Myocardial infarction triggers an intense inflammatory reaction that serves to clear the infarct from dead cells and matrix debris. Optimal repair of the infarcted myocardium requires timely resolution of inflammation and activation of endogenous inhibitory pathways that restrain the inflammatory response protecting the infarcted heart from excessive matrix degradation and adverse remodeling. Defects in the STOP signals responsible for containment and resolution of post-infarction inflammation may result in accentuated chamber dilation and contribute to the development of heart failure. Toll-Like Receptor (TLR)/Interleukin (IL)-1 signaling pathways are critical for initiation of the inflammator cascade following tissue injury, but need to be tightly regulated in order to prevent an overactive immunoinflammatory response. We hypothesized that activation of endogenous inhibitory signals is necessary for negative regulation of the TLR/IL-1 response following myocardial infarction, in order to prevent uncontrolled inflammation and to limit dilative remodeling. We will explore two novel pathways responsible for inhibition of the innate immune response in the infarcted myocardium: 1) We have identified Interleukin Receptor Associated Kinase (IRAK)-M, a member of the IRAK-M family that lacks kinase activity, as a key intracellular signal that is upregulated following myocardial infarction and protects the infarcted heart from adverse remodeling restraining inflammation and preventing excessive matrix degradation. IRAK-M expression in infarct macrophages inhibits their inflammatory activity. Our experiments suggest that IRAK-M upregulation in cardiac fibroblasts may limit their matrix-degrading capacity without affecting their inflammatory potential;these effects may be mediated through novel biological interactions between IRAK-M and the TGF-? system. 2) We suggest that dynamic, cell type-specific changes in expression of the signaling type 1 IL-1 receptor (IL-1R1) and of the decoy type 2 receptor (IL-1R2) may play a crucial role in regulation of the inflammatory and reparative response following infarction. Early IL-1R1 upregulation in monocytes/macrophages and in cardiac fibroblasts may induce inflammatory actions, whereas late downregulation of IL-1R1 and induction of the decoy receptor IL-1R2 may serve as a molecular sink terminating IL-1 signaling in the in infarcted myocardium. These concepts will be explored in three specific aims:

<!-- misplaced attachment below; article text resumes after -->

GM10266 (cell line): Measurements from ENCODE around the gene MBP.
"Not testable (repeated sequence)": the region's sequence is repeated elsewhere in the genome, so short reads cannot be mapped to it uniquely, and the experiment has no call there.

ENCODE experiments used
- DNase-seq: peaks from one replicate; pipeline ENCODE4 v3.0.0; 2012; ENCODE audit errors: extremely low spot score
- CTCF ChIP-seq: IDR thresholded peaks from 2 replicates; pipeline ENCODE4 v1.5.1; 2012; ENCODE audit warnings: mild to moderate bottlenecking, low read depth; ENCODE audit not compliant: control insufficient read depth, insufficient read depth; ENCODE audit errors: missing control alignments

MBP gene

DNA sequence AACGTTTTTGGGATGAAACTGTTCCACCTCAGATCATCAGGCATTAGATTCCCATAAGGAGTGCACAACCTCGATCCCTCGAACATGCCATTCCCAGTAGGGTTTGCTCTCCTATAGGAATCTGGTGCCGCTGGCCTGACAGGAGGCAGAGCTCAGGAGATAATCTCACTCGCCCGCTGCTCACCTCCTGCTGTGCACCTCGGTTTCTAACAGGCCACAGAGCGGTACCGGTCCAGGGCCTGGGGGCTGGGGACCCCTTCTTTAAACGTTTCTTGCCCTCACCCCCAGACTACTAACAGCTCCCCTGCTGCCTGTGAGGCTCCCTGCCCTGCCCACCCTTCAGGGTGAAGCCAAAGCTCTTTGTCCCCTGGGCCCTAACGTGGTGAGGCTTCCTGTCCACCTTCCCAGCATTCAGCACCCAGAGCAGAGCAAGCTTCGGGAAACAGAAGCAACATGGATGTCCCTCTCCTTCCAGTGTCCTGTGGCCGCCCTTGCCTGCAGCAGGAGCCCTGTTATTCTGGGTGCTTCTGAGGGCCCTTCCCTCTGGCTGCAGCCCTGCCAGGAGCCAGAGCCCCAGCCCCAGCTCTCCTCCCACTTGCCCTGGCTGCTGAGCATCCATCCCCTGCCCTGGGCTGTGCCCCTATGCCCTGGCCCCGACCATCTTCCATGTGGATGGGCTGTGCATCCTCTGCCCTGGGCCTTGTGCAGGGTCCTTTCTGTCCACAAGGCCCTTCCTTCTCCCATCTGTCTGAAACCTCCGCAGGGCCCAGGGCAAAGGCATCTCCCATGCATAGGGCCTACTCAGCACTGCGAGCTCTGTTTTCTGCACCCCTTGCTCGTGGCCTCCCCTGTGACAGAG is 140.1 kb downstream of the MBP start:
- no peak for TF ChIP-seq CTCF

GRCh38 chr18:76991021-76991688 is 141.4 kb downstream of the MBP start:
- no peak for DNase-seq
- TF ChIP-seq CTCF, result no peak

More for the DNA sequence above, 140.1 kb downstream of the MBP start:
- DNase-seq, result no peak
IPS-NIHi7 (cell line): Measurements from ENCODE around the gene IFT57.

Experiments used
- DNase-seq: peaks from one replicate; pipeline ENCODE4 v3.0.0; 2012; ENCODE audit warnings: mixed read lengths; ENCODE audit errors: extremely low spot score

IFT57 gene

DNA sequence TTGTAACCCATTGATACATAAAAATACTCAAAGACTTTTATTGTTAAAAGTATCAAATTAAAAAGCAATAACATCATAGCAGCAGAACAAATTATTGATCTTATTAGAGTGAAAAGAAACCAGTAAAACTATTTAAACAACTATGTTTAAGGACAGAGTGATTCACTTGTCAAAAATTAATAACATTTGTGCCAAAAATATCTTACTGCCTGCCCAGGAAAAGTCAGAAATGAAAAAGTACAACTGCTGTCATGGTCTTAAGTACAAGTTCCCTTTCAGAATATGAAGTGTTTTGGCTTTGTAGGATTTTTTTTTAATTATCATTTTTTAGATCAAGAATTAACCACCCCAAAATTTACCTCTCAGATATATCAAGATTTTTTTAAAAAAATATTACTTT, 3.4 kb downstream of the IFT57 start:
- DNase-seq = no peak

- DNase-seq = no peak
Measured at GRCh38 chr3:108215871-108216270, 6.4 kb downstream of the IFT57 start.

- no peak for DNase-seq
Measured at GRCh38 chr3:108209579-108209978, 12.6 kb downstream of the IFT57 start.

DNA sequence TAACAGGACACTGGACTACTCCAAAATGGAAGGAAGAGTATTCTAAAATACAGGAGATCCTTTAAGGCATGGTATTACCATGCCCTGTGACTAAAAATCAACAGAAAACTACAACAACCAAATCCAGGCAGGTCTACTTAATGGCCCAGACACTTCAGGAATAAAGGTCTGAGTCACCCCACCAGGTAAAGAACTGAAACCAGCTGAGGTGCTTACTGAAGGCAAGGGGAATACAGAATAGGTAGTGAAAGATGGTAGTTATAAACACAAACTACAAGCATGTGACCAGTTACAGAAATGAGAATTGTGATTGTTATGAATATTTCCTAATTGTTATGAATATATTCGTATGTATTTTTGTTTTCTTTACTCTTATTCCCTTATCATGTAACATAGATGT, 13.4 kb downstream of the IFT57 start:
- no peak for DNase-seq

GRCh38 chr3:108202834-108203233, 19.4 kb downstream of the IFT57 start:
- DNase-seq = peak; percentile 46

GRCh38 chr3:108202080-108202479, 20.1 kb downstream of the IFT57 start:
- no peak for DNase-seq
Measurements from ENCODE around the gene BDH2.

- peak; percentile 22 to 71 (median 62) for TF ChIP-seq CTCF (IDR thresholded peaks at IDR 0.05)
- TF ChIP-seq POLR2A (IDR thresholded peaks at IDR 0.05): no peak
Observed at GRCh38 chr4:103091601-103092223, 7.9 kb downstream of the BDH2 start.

Specific aim 1 : to study the role of endogenous IRAK-M upregulation as a protective mechanism that restrains TLR/IL-1-driven inflammation, preventing hyperactive monocyte/macrophage responses and protecting from adverse post- infarction remodeling.